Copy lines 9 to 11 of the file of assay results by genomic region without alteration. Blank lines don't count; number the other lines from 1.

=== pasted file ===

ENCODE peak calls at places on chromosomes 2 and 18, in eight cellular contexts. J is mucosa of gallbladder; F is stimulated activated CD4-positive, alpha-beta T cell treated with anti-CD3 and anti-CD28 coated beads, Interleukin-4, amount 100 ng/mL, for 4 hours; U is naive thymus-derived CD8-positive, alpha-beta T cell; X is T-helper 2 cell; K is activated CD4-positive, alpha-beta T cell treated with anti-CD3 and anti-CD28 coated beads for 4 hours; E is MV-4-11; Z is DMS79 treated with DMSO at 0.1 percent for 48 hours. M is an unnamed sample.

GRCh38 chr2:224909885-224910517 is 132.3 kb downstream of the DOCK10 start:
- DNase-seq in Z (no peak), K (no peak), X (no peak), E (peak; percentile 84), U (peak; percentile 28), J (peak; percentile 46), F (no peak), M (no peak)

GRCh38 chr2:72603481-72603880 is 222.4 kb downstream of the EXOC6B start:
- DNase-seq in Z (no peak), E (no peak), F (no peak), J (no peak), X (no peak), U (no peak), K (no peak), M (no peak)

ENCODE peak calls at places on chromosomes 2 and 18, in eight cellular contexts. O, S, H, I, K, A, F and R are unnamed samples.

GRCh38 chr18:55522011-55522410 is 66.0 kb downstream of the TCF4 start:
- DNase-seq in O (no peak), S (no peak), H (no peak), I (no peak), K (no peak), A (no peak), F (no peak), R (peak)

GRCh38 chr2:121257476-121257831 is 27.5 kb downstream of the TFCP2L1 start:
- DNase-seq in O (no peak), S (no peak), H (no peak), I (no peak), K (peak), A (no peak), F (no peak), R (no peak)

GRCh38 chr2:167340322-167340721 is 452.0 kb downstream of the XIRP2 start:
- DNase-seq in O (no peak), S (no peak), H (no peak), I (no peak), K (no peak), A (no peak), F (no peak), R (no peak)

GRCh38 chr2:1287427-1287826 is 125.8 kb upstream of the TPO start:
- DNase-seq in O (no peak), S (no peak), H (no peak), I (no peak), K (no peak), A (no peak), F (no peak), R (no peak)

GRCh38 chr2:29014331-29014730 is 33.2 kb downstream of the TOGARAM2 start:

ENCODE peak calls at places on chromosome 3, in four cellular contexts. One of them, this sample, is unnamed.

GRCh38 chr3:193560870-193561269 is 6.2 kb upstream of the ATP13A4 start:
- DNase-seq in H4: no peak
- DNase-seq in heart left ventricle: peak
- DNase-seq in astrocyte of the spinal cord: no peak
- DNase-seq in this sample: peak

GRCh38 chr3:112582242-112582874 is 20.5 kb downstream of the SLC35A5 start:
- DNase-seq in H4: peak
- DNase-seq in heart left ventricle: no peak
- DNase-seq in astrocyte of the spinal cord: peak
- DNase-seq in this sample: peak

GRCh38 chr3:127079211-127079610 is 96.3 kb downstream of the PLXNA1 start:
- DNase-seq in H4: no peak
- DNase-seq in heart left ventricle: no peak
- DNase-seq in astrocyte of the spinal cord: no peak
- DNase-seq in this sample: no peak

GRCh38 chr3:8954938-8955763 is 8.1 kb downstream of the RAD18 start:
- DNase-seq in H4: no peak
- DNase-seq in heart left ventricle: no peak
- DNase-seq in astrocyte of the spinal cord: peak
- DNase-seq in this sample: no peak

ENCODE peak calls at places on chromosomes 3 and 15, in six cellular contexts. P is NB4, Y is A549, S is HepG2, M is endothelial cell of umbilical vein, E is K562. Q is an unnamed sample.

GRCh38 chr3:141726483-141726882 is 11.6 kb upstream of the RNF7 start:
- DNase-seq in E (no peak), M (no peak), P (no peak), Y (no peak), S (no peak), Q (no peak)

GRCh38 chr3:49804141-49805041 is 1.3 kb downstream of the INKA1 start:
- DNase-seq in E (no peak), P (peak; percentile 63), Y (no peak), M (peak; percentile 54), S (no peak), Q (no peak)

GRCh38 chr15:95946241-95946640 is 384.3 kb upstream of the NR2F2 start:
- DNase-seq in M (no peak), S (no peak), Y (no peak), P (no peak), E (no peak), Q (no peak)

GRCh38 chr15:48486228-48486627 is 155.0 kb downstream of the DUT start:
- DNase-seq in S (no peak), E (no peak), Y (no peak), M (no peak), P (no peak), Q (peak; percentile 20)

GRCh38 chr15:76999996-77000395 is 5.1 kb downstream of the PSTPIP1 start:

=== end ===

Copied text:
GRCh38 chr2:121257476-121257831 is 27.5 kb downstream of the TFCP2L1 start:
- DNase-seq in O (no peak), S (no peak), H (no peak), I (no peak), K (peak), A (no peak), F (no peak), R (no peak)

GRCh38 chr2:167340322-167340721 is 452.0 kb downstream of the XIRP2 start: